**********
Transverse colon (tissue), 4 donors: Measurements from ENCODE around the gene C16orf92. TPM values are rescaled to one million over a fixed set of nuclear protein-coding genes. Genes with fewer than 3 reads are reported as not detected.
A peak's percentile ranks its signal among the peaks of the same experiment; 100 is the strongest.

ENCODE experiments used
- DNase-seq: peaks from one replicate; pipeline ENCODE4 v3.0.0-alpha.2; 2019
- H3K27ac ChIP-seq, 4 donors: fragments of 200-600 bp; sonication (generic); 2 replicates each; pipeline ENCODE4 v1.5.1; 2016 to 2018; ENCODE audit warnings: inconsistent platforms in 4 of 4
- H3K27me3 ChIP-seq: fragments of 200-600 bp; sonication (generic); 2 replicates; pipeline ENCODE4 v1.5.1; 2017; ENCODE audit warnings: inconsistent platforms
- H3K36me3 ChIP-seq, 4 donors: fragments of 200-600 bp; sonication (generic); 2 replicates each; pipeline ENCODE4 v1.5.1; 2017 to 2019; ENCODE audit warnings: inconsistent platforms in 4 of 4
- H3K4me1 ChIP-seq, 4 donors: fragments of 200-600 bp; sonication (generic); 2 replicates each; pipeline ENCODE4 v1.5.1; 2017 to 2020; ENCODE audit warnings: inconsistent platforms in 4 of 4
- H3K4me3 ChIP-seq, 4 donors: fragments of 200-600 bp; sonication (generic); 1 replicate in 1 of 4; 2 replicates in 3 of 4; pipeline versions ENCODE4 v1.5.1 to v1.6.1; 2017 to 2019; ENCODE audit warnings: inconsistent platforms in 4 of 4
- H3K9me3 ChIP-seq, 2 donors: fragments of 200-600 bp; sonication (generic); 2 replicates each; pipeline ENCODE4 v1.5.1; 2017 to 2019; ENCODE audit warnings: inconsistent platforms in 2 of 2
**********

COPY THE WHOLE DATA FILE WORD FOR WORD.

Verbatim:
Transverse colon (tissue), 4 donors: Measurements from ENCODE around the gene C16orf92. TPM values are rescaled to one million over a fixed set of nuclear protein-coding genes. Genes with fewer than 3 reads are reported as not detected.
A peak's percentile ranks its signal among the peaks of the same experiment; 100 is the strongest.

ENCODE experiments used
- DNase-seq: peaks from one replicate; pipeline ENCODE4 v3.0.0-alpha.2; 2019
- H3K27ac ChIP-seq, 4 donors: fragments of 200-600 bp; sonication (generic); 2 replicates each; pipeline ENCODE4 v1.5.1; 2016 to 2018; ENCODE audit warnings: inconsistent platforms in 4 of 4
- H3K27me3 ChIP-seq: fragments of 200-600 bp; sonication (generic); 2 replicates; pipeline ENCODE4 v1.5.1; 2017; ENCODE audit warnings: inconsistent platforms
- H3K36me3 ChIP-seq, 4 donors: fragments of 200-600 bp; sonication (generic); 2 replicates each; pipeline ENCODE4 v1.5.1; 2017 to 2019; ENCODE audit warnings: inconsistent platforms in 4 of 4
- H3K4me1 ChIP-seq, 4 donors: fragments of 200-600 bp; sonication (generic); 2 replicates each; pipeline ENCODE4 v1.5.1; 2017 to 2020; ENCODE audit warnings: inconsistent platforms in 4 of 4
- H3K4me3 ChIP-seq, 4 donors: fragments of 200-600 bp; sonication (generic); 1 replicate in 1 of 4; 2 replicates in 3 of 4; pipeline versions ENCODE4 v1.5.1 to v1.6.1; 2017 to 2019; ENCODE audit warnings: inconsistent platforms in 4 of 4
- H3K9me3 ChIP-seq, 2 donors: fragments of 200-600 bp; sonication (generic); 2 replicates each; pipeline ENCODE4 v1.5.1; 2017 to 2019; ENCODE audit warnings: inconsistent platforms in 2 of 2